9. ^ a b Royer, F.; et al. (October 2002), "Rotational velocities of A-type stars in the northern hemisphere. II. Measurement of v sin i", Astronomy and Astrophysics, 393 (3): 897–911, arXiv:astro-ph/0205255, Bibcode:2002A&A...393..897R, doi:10.1051/0004-6361:20020943
  10. ^ Tetzlaff, N.; Neuhäuser, R.; Hohle, M. M. (2011). "A catalogue of young runaway Hipparcos stars within 3 kpc from the Sun". Monthly Notices of the Royal Astronomical Society. 410 (1): 190–200. arXiv:1007.4883. Bibcode:2011MNRAS.410..190T. doi:10.1111/j.1365-2966.2010.17434.x. Vizier catalog entry
  11. ^ Masana, E; Jordi, C; Ribas, I (2006). "Effective temperature scale and bolometric corrections from 2MASS photometry". Astronomy & Astrophysics. 450 (2): 735. arXiv:astro-ph/0601049. Bibcode:2006A&A...450..735M. doi:10.1051/0004-6361:20054021.
  12. ^ Stateva, I.; Belcheva, M.; Iliev, I. Kh.; Budaj, J.; Barzova, I.S. (April 2008). "Chemical abundances study of three Am stars HD155375, HD159560 and HD196544". Contributions of the Astronomical Observatory Skalnaté Pleso. 38 (2): 455–456. Bibcode:2008CoSka..38..455S.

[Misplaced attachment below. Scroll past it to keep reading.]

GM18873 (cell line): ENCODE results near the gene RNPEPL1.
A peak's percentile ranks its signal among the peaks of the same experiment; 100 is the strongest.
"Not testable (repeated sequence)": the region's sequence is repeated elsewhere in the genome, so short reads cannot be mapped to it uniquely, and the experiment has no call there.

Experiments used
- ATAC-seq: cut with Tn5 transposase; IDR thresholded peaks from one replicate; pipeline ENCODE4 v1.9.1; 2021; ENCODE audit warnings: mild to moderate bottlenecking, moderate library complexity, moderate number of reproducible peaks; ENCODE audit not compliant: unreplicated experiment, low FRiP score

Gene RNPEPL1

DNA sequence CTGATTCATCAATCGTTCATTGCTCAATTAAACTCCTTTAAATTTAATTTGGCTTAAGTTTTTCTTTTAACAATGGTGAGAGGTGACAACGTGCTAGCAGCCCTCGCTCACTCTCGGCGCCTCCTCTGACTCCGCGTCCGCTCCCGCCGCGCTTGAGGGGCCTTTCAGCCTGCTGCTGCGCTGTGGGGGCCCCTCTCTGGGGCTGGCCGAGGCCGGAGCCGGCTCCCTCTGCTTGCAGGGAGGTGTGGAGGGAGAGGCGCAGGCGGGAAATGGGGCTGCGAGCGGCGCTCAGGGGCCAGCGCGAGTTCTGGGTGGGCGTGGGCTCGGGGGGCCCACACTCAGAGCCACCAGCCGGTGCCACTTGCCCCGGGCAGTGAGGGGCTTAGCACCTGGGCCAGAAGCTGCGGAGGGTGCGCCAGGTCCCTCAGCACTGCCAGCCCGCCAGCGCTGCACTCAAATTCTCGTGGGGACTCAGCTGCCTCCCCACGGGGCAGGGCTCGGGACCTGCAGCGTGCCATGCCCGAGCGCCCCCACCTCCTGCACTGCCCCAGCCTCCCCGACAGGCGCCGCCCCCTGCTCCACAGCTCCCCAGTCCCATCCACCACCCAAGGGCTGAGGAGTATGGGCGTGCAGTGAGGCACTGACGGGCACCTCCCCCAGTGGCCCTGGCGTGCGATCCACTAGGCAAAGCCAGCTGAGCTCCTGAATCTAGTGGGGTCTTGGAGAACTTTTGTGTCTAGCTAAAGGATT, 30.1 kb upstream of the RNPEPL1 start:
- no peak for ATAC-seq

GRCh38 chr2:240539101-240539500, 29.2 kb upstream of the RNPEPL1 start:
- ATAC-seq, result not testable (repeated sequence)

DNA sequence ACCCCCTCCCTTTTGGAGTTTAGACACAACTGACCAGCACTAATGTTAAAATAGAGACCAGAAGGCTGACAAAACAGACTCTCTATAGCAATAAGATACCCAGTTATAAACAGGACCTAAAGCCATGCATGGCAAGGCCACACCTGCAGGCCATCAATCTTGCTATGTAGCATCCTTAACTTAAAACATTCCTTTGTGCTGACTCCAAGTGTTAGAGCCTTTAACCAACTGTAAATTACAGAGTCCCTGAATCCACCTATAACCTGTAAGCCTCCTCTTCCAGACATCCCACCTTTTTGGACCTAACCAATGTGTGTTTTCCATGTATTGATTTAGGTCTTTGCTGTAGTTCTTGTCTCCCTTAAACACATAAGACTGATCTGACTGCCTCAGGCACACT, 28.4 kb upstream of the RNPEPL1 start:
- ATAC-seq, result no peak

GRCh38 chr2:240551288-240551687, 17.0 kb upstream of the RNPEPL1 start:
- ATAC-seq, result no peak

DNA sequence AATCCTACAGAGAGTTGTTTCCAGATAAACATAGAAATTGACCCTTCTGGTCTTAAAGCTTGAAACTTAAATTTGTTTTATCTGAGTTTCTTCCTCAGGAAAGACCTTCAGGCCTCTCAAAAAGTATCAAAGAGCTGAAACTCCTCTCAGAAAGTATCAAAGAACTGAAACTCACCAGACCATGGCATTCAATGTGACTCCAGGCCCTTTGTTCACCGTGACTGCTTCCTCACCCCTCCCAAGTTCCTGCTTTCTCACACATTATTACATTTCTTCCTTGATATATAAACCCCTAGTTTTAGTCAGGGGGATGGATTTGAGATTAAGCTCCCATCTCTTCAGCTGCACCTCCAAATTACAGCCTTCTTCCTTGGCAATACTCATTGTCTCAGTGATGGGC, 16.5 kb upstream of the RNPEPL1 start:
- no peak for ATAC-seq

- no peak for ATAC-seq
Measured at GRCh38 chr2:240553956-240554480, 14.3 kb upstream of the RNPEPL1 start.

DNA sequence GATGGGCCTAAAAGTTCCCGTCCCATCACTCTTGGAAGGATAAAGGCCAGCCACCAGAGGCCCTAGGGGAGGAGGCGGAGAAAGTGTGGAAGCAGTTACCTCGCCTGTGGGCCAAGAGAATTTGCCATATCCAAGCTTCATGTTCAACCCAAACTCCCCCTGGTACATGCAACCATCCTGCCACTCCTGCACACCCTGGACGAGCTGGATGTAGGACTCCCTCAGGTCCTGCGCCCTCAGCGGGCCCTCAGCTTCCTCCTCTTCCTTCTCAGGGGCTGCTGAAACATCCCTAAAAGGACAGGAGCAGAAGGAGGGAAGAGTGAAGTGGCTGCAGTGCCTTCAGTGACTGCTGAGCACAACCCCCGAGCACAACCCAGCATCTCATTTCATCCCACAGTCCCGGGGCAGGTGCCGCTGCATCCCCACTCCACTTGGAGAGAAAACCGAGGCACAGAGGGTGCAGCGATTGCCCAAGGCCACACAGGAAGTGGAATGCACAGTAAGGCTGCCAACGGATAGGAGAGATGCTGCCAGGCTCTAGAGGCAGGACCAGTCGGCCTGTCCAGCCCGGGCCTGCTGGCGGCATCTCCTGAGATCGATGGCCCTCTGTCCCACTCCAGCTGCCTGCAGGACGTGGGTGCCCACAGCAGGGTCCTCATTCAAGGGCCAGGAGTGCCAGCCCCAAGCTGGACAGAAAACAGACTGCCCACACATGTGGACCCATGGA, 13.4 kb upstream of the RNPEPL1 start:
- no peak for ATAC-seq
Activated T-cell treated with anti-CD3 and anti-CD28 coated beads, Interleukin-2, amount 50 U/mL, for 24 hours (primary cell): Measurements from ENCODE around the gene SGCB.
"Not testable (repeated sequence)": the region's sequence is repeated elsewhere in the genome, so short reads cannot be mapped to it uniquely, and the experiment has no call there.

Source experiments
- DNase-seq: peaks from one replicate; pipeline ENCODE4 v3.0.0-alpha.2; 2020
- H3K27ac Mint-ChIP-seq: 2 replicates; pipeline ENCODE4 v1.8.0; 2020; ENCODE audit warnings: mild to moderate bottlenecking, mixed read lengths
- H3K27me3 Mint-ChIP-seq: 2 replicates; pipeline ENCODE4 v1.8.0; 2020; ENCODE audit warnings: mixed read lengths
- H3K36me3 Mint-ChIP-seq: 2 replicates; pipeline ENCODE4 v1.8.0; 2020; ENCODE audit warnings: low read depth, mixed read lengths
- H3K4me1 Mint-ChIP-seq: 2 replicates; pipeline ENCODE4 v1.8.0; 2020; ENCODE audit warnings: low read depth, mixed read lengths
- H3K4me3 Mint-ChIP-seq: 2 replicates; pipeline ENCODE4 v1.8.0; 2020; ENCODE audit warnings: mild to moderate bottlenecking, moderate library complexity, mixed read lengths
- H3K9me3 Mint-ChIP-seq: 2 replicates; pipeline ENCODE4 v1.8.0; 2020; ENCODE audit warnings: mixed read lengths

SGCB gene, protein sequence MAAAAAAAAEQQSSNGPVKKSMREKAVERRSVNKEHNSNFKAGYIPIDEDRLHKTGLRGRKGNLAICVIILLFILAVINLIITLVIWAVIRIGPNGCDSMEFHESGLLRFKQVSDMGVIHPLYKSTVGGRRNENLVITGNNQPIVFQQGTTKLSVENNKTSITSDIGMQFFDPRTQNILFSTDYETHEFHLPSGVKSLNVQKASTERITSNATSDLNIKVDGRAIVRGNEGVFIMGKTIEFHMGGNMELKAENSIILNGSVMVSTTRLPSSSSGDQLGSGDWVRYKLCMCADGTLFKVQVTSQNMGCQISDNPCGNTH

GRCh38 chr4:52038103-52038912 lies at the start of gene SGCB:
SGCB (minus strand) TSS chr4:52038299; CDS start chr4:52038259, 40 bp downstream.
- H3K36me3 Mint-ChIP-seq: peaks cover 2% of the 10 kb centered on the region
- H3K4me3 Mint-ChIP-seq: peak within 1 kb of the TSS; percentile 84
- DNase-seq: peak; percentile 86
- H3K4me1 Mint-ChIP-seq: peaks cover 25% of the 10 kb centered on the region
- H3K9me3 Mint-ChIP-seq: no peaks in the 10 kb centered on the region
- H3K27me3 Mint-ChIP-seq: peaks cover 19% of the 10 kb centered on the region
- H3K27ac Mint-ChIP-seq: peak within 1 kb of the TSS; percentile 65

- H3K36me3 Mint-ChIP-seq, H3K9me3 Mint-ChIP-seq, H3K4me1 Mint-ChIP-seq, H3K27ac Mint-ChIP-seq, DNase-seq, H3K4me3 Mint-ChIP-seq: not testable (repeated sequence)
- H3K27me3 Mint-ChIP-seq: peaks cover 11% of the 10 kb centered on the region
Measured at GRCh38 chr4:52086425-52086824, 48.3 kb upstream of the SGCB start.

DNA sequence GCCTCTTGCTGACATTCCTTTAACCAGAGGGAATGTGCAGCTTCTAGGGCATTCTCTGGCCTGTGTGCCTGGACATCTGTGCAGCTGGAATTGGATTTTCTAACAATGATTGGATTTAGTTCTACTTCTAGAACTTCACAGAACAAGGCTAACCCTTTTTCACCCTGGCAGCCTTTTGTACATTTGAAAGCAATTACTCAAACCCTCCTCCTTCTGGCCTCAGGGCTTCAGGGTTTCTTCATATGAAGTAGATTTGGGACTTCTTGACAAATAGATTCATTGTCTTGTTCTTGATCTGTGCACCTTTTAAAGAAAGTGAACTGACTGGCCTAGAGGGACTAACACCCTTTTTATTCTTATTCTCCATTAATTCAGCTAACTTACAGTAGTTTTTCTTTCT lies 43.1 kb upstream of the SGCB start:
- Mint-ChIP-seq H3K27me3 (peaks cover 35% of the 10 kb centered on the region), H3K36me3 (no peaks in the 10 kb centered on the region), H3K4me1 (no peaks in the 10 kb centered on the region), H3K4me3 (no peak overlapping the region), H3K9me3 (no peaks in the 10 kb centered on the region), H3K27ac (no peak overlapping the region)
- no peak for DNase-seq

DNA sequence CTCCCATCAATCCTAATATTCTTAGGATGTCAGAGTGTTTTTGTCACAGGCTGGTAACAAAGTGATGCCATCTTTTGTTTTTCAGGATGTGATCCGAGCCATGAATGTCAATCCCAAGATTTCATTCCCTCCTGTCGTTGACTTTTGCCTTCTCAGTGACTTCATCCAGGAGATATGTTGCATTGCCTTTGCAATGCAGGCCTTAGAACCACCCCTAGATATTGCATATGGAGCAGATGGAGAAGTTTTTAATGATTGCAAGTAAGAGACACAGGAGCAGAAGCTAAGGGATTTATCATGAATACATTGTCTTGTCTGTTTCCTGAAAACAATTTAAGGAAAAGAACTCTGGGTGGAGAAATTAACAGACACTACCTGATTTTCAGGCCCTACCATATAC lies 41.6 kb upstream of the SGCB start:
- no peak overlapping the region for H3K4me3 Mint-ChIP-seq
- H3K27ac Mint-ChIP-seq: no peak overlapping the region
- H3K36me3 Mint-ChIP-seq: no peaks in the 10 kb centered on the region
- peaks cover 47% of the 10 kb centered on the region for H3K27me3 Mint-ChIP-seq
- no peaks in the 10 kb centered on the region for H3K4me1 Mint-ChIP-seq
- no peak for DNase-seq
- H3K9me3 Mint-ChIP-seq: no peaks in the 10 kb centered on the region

13. ^ "24 Dra". SIMBAD. Centre de données astronomiques de Strasbourg. Retrieved 2010-06-04.
  14. ^ a b "25 Dra". SIMBAD. Centre de données astronomiques de Strasbourg. Retrieved 2010-06-04.
  15. ^ Allen, R. H. (1963), Star Names: Their Lore and Meaning (Reprint ed.), New York, NY: Dover Publications Inc, p. 207, ISBN 978-0-486-21079-7, retrieved 2010-12-12
  16. ^ ‹See Tfd›(in Chinese) 中國星座神話, written by 陳久金. Published by 台灣書房出版有限公司, 2005, ISBN 978-986-7332-25-7.
  17. ^ ‹See Tfd›(in Chinese) 香港太空館 - 研究資源 - 亮星中英對照表 Archived 2011-01-29 at the Wayback Machine, Hong Kong Space Museum. Accessed on line November 23, 2010.
  18. ^ Lépine, Sébastien; Bongiorno, Bethany (2007). "New Distant Companions to Known Nearby Stars. II. Faint Companions of Hipparcos Stars and the Frequency of Wide Binary Systems". The Astronomical Journal. 133 (3): 889–905. arXiv:astro-ph/0610605. Bibcode:2007AJ....133..889L. doi:10.1086/510333.
  19. ^ Rodriguez, David R; Duchêne, Gaspard; Tom, Henry; Kennedy, Grant M; Matthews, Brenda; Greaves, Jane; Butner, Harold (2015). "Stellar multiplicity and debris discs: An unbiased sample". Monthly Notices of the Royal Astronomical Society. 449 (3): 3160. arXiv:1503.01320. Bibcode:2015MNRAS.449.3160R. doi:10.1093/mnras/stv483.